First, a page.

One of the greatest farces of Australian History is that commonly the history taught to our children only takes into account the last 200 years or so of cultural development. It is almost as though our centres of Education, chose not to acknowledge that our history is over 50,000 years and more of continual cultural development. Culture is about us all… and the many facets of a land, facets which make the gem, that is Aus’, dance in the light. Our culture, in all its facets, is the longest continuing culture in the world. It is that which is still within our reach to preserve, given the tools available to us… writing and the building of record, this to share down through the ages. It is not only a farce that we ignore what is a real treasure in our own time, but a tragedy that we should be so ignorant.
Research is a large part of my writing, the stories I scribe and the tales I tell. Recently I came across a remarkable Doco’ … Did I mention that I love YouTube as a resource amongst other assets of the Internet… Well I came across a wonderful piece of work and I wanted to share it with you. Its a Doco… largely presenting the culture of Arnhem Land and its a treasure, well worth the hour to watch.
The Palawa, is the name by which the Tasmanian Aboriginal tribes were in general known. There were several tribal groups that identified with different area’s of Tas’, such as the Big River tribe, a central tribe associated with the central rivers and lakes or the North Eastern tribe whose lands were those around The Bay of Fires and so on. These tribal people ranged across all of Tasmania in migrations, according to the different season. But they knew their country and their homelands and identified themselves with that region and no body argued about it much. Continue reading →
Have you ever been making your way through the bush and suddenly had the sense that you are being watched? There is something out there… something unknown… the break of a twig underfoot… someone else’s foot? Yet there is no one there. Do all your instincts scream that you are not alone? Well in Aus’ you usually aren’t.
No… it’s not always the drop-bears, nor the other forest animals. What it is likely to be watching you as you walk through the bush is the little forest spirits known as the Jongorrie. Well known by the tribal people who lived in our bush and forests for tens of thousands of years, the Jongorrie is a rapacious little bugger of indiscriminate appetites. Known to steal food most commonly, he is also not above a few other less desirable habits.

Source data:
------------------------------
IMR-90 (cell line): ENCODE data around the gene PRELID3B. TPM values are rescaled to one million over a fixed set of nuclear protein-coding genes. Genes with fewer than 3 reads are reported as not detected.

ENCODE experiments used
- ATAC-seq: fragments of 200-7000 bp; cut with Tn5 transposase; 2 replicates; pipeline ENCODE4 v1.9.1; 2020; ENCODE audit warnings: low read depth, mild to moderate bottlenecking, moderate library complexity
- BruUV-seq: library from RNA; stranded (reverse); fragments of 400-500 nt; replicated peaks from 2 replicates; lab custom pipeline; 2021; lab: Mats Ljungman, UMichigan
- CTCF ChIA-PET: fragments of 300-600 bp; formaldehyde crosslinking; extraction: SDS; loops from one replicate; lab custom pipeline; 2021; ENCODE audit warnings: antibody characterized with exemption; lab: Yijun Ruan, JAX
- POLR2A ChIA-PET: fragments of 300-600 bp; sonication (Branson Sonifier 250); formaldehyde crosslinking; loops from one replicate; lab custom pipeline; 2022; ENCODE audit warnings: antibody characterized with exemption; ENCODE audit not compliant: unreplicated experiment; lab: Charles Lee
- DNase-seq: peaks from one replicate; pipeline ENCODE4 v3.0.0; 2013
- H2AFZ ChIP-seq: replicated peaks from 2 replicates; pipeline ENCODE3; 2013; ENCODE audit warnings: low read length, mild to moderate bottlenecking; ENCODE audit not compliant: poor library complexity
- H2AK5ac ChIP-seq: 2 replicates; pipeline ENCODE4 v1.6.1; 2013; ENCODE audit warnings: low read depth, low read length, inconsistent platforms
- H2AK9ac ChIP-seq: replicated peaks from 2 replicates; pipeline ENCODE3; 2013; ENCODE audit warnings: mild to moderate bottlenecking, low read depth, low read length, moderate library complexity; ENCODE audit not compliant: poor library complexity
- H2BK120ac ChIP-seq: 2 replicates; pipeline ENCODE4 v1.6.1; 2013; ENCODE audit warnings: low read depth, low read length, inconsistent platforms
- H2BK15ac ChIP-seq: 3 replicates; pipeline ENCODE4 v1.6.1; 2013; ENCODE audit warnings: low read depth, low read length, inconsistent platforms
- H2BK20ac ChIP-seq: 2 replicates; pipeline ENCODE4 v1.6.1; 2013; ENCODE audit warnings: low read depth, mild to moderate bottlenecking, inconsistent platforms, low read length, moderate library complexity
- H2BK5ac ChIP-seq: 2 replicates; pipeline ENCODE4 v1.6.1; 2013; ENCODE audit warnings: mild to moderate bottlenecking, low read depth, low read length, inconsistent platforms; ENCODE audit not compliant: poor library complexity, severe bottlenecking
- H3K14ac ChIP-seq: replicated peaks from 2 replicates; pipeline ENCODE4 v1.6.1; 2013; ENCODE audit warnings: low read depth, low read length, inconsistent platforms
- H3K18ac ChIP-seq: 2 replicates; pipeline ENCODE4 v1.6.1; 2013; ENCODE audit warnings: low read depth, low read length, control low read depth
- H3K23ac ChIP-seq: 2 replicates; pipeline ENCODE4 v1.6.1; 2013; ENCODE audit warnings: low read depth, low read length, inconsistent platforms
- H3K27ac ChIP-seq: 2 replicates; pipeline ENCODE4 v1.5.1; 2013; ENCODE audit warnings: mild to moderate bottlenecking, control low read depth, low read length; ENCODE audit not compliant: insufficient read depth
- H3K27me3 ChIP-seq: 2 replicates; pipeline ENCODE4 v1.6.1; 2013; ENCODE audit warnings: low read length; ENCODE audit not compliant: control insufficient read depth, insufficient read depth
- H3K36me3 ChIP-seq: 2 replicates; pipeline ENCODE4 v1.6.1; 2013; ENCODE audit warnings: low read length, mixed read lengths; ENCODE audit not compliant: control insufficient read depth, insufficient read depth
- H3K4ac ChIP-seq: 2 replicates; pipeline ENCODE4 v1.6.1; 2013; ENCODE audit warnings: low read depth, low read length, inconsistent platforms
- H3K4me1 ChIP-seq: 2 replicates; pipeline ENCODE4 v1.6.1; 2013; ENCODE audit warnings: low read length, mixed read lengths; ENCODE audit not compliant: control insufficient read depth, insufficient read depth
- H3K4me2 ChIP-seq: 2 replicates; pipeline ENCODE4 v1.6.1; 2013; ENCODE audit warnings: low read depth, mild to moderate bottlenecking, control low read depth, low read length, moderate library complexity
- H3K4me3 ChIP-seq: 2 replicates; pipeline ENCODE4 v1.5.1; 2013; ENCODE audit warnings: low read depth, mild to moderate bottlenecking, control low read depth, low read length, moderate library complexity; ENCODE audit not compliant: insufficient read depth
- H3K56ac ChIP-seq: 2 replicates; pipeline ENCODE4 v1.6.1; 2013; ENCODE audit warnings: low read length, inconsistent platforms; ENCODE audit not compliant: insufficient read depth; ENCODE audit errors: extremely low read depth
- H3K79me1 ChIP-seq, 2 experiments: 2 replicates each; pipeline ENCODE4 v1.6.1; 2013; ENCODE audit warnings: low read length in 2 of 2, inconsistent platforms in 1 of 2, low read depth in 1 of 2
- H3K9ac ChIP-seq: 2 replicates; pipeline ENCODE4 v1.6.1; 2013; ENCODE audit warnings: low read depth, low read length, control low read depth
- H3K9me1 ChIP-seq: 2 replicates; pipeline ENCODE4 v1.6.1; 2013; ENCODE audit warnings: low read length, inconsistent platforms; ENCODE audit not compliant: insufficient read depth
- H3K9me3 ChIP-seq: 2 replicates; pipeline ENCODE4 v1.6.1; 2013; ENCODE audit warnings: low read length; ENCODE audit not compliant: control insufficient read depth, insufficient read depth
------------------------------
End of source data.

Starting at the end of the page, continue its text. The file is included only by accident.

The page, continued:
We have been spending time in and around what is said to be one of the most haunted towns in Australia, Picton. I’m not sure about the town’s reputation, one that dwells in murder, mishap and mystery as I can think of a few other contenders for the ‘haunted’ category but I do love to delve into these things. Continue reading →
Millions of years ago in Queensland an ocean covered the vast regions of the Outback plains. The Great Barrier Reef was inland by about a 500 klm and now these ancient reefs and silt beds lay buried beneath a hardened volcanic cap of a later epoch.
We crossed and ocean today, it was an inland sea once, very like the Mediterranean, but now this one is beneath the silted rock and beds of ancient sands, it is the Great Artesian Basin. We were travelling up through inland Queensland, commonly known as a region of the Outback. A region bordered by the Carnarvon Ranges (Katjarra Ranges) to the west, a plateau section of the Great Dividing Range with the Pacific Ocean to the east. This area is now a vast plain… a flat land.
History is a wonderful thing, it provides us with a frame of reference, a background and tales of the past, ours. It is our greatest shame that our children are not taught Australian history in our schools and are instead taught mostly English maritime history.
Australian history or the deeds and challenges of the past are epic, from the trials of the native Australians to the building of our nation, including both the good, the bad and the downright distasteful.
I have had the opportunity and privilege of treading the stone pavements of Ancient Pompeii, I have sat on the walls of the stone domes of the monks on the sharp hillsides of Ireland. In Wales I stepped along paths through the marshlands where the Druids once lived and in London I wondered over the Roman ruins unearthed beneath the city. I have trodden many places, amongst Viking ruins in Sweden and along ancient paths down through Europe but it was only this week that I felt the life that can be found in still even more ancient places.
They say that you should never go back, but there are some things, some places from your childhood that draw you back towards them irresistibly. At the moment The Man and I are showing one of our precious Grandies the sights of Sydney, introducing her to the joy of adventure and the wonders of the greater of the Aus. cities.
We headed out towards the mountains west of Sydney to show her something special, the area otherwise known as the Blue Mountains. They are a misty eucalypt blue at a distance from Sydney and are charming backdrop to any metropolis. Continue reading →
Camping bush-side is always a favourite of mine and we recently camped up in one of the many wonderful freecamps organized by the Dept of Forestry in NSW. The one we chose was glorious, well cared for and vast, with a fresh young forest stream nearby and deep holes for swimming amongst the tall timbers all about us.